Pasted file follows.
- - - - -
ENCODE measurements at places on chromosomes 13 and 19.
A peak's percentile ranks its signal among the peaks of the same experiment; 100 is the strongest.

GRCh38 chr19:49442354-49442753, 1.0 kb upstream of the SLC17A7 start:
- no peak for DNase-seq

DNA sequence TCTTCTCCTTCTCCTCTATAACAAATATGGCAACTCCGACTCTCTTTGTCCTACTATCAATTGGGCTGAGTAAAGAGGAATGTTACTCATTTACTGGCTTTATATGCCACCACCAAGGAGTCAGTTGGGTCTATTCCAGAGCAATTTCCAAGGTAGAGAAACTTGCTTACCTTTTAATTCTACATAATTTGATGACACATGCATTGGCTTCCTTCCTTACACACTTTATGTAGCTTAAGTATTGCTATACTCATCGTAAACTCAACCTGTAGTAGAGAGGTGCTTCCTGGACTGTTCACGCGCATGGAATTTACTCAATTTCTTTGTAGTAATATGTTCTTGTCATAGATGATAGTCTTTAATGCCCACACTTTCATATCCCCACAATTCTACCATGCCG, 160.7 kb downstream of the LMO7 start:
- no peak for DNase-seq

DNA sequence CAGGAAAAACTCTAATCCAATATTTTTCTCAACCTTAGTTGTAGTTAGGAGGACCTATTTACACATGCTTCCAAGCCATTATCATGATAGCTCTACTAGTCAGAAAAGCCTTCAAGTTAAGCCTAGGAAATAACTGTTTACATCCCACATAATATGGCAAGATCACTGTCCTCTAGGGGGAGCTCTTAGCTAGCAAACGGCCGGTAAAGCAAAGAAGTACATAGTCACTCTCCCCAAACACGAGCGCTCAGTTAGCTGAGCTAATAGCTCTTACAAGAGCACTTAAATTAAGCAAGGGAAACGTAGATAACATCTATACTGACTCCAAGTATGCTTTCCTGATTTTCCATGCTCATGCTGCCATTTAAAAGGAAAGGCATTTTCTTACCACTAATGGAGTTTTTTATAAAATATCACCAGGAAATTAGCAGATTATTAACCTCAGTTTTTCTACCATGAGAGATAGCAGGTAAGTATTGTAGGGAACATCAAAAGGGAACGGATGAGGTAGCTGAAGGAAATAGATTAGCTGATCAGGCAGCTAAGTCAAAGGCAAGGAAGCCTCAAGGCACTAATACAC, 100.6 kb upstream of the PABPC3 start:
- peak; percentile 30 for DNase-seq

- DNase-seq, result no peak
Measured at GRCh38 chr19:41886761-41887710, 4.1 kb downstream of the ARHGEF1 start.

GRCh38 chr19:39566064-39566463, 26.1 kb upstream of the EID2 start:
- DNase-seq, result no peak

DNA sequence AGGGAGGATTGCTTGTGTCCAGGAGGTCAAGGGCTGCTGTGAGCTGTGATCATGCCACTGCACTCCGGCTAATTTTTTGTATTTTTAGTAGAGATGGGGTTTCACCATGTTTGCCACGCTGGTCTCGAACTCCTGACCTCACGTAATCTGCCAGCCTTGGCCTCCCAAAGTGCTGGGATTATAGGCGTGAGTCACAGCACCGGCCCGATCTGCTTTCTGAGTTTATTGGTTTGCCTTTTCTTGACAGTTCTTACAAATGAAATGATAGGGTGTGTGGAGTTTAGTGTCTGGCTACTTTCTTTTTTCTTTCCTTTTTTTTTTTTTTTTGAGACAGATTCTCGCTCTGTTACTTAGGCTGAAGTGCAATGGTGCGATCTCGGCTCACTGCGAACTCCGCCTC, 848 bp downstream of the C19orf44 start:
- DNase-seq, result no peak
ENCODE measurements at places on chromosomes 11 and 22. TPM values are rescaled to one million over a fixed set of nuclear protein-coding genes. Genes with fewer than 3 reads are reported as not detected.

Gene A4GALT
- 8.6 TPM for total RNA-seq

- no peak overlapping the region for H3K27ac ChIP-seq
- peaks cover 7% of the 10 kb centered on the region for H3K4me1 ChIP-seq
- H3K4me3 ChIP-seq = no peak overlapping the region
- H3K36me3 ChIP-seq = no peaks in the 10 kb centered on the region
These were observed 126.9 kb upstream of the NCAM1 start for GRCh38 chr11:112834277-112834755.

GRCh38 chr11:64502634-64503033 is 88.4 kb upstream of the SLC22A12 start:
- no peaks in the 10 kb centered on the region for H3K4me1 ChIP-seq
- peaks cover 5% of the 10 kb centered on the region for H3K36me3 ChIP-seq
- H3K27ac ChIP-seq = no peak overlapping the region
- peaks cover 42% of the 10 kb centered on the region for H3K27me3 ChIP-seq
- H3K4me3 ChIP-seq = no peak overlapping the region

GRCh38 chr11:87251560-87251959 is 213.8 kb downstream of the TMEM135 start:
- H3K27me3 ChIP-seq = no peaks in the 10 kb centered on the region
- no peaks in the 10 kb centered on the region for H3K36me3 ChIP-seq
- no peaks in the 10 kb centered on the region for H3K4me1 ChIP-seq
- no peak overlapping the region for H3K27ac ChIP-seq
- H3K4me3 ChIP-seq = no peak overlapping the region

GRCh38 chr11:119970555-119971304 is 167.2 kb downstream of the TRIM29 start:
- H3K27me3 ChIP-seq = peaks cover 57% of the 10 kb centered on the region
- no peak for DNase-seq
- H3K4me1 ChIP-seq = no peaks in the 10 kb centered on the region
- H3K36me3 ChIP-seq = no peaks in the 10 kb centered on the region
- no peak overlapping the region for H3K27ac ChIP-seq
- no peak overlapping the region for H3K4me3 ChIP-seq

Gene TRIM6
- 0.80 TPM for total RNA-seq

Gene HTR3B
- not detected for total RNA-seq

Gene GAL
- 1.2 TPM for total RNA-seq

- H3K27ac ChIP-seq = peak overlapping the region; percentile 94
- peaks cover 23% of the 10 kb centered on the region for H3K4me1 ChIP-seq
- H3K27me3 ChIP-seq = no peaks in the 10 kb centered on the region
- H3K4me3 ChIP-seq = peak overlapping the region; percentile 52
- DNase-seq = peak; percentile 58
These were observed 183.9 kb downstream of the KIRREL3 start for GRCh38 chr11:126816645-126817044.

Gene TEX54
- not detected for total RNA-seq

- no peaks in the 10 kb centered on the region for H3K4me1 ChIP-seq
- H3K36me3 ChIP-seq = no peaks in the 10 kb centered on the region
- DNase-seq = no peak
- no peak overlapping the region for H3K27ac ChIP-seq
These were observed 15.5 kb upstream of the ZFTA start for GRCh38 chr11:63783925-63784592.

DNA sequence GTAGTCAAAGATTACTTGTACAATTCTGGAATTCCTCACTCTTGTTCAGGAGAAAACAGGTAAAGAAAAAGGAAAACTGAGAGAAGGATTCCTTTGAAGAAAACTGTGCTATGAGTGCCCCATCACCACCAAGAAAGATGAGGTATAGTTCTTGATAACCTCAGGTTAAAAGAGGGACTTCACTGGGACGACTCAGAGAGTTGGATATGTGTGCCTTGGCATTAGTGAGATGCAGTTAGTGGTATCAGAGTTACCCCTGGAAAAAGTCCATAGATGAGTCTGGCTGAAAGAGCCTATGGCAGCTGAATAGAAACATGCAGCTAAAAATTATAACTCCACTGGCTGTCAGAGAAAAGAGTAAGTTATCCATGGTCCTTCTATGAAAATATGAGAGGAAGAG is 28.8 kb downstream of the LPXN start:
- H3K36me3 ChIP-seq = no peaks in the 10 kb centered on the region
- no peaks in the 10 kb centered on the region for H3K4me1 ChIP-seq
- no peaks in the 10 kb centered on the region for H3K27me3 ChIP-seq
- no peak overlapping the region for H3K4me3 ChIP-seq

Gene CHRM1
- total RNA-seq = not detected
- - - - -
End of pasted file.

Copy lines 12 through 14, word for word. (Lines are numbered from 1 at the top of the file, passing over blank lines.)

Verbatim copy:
- DNase-seq, result no peak

DNA sequence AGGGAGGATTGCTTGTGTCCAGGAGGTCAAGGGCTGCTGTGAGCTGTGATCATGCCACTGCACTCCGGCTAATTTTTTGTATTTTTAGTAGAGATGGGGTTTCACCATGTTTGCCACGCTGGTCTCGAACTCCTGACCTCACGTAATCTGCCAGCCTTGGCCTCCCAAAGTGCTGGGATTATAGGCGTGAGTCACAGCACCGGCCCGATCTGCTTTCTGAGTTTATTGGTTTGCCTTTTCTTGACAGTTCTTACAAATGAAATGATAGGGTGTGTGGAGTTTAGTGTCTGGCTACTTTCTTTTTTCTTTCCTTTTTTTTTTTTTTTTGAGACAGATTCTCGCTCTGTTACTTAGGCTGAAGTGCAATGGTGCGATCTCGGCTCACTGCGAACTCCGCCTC, 848 bp downstream of the C19orf44 start:
- DNase-seq, result no peak